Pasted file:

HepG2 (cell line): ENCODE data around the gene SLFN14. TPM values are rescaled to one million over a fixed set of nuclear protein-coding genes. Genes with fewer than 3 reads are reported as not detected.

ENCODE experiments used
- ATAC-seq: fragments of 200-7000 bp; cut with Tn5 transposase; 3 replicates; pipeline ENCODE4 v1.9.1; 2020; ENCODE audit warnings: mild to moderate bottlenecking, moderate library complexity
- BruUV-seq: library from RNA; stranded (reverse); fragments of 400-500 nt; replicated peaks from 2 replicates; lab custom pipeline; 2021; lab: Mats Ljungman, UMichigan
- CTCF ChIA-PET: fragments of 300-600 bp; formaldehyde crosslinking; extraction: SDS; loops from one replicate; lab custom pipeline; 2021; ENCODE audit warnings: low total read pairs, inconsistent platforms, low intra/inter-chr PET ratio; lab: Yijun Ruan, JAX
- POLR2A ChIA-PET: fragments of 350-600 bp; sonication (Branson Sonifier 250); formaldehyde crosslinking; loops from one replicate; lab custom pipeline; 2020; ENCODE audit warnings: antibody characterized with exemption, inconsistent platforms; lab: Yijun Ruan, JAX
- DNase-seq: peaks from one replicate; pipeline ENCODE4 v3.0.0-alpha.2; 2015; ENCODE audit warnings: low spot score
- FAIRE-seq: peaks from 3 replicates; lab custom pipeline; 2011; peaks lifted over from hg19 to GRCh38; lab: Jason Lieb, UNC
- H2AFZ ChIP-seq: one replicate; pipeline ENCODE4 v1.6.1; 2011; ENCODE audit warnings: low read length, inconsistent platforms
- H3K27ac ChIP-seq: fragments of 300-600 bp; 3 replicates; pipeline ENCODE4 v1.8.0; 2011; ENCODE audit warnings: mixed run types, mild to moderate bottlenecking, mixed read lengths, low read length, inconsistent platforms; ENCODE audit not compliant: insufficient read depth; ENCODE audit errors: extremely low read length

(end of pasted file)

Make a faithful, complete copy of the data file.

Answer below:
HepG2 (cell line): ENCODE data around the gene SLFN14. TPM values are rescaled to one million over a fixed set of nuclear protein-coding genes. Genes with fewer than 3 reads are reported as not detected.

ENCODE experiments used
- ATAC-seq: fragments of 200-7000 bp; cut with Tn5 transposase; 3 replicates; pipeline ENCODE4 v1.9.1; 2020; ENCODE audit warnings: mild to moderate bottlenecking, moderate library complexity
- BruUV-seq: library from RNA; stranded (reverse); fragments of 400-500 nt; replicated peaks from 2 replicates; lab custom pipeline; 2021; lab: Mats Ljungman, UMichigan
- CTCF ChIA-PET: fragments of 300-600 bp; formaldehyde crosslinking; extraction: SDS; loops from one replicate; lab custom pipeline; 2021; ENCODE audit warnings: low total read pairs, inconsistent platforms, low intra/inter-chr PET ratio; lab: Yijun Ruan, JAX
- POLR2A ChIA-PET: fragments of 350-600 bp; sonication (Branson Sonifier 250); formaldehyde crosslinking; loops from one replicate; lab custom pipeline; 2020; ENCODE audit warnings: antibody characterized with exemption, inconsistent platforms; lab: Yijun Ruan, JAX
- DNase-seq: peaks from one replicate; pipeline ENCODE4 v3.0.0-alpha.2; 2015; ENCODE audit warnings: low spot score
- FAIRE-seq: peaks from 3 replicates; lab custom pipeline; 2011; peaks lifted over from hg19 to GRCh38; lab: Jason Lieb, UNC
- H2AFZ ChIP-seq: one replicate; pipeline ENCODE4 v1.6.1; 2011; ENCODE audit warnings: low read length, inconsistent platforms
- H3K27ac ChIP-seq: fragments of 300-600 bp; 3 replicates; pipeline ENCODE4 v1.8.0; 2011; ENCODE audit warnings: mixed run types, mild to moderate bottlenecking, mixed read lengths, low read length, inconsistent platforms; ENCODE audit not compliant: insufficient read depth; ENCODE audit errors: extremely low read length